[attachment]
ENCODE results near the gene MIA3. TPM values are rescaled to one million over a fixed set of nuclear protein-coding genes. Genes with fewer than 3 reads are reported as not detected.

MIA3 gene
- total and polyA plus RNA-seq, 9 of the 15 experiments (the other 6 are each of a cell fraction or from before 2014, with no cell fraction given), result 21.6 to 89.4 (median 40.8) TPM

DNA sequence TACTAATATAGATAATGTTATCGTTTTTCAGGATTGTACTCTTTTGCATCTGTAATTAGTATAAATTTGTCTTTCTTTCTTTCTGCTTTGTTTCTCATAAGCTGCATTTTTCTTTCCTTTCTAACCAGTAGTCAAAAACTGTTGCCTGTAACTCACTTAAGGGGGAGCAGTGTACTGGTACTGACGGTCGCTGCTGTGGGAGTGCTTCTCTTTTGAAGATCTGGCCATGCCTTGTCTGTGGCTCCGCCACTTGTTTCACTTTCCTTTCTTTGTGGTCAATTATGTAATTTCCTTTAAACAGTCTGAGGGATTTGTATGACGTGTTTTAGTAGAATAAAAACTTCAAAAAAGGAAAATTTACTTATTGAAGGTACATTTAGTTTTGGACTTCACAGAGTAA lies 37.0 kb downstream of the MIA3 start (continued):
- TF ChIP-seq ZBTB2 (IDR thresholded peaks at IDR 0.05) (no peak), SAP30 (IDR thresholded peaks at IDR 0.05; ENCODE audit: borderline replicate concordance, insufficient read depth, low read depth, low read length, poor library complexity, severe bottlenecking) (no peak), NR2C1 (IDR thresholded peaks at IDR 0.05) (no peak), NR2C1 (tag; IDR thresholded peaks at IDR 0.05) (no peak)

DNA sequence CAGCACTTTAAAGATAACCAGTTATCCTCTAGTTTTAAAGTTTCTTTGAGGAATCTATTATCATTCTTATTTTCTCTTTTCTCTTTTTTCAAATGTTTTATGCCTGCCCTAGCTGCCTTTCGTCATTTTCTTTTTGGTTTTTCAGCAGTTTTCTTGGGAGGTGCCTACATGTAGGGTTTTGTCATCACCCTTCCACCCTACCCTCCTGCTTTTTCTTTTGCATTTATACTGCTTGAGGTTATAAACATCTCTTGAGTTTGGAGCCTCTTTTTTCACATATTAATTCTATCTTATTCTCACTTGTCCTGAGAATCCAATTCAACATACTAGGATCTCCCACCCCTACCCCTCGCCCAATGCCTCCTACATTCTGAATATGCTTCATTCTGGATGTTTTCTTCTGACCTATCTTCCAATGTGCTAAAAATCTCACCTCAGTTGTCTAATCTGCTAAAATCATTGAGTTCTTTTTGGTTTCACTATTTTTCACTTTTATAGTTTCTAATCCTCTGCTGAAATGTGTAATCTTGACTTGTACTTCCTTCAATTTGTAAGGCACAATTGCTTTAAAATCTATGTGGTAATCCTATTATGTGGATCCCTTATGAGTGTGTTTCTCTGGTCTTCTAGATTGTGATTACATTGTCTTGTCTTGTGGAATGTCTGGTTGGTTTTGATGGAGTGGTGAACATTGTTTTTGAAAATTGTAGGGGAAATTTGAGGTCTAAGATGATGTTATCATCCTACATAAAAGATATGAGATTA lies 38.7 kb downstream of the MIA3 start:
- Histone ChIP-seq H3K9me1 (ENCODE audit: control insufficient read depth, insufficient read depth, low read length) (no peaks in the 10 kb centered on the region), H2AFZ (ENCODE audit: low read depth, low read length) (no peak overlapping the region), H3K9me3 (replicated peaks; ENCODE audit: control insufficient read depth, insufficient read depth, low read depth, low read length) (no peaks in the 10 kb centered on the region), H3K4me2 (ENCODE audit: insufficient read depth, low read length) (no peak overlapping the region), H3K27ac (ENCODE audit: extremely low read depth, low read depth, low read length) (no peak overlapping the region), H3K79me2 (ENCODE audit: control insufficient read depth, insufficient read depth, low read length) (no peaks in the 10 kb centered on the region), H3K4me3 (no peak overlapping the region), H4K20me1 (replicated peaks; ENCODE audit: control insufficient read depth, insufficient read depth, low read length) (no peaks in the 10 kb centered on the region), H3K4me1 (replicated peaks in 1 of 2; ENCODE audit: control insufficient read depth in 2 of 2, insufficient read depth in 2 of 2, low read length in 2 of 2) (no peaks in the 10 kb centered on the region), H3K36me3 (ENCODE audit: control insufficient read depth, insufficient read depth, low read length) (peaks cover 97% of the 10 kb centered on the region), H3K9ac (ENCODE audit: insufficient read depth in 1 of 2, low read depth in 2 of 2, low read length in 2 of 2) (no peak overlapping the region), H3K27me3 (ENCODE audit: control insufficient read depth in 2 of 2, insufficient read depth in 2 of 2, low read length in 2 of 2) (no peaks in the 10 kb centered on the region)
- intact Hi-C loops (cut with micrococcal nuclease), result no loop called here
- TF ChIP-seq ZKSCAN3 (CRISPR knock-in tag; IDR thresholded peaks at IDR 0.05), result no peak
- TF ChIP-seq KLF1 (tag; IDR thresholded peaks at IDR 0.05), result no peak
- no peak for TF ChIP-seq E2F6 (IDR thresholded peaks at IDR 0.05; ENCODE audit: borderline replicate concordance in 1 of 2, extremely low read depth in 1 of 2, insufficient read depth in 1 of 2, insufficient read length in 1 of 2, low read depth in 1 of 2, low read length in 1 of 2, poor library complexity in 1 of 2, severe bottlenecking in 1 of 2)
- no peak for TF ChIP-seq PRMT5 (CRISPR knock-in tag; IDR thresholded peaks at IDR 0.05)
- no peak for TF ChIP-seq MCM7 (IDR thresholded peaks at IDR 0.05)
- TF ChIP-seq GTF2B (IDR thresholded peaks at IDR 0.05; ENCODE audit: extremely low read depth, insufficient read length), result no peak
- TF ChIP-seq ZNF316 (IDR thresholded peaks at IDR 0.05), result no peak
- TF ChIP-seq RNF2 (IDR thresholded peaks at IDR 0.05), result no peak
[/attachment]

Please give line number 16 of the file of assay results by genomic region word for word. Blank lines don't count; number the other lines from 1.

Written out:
- TF ChIP-seq RNF2 (IDR thresholded peaks at IDR 0.05), result no peak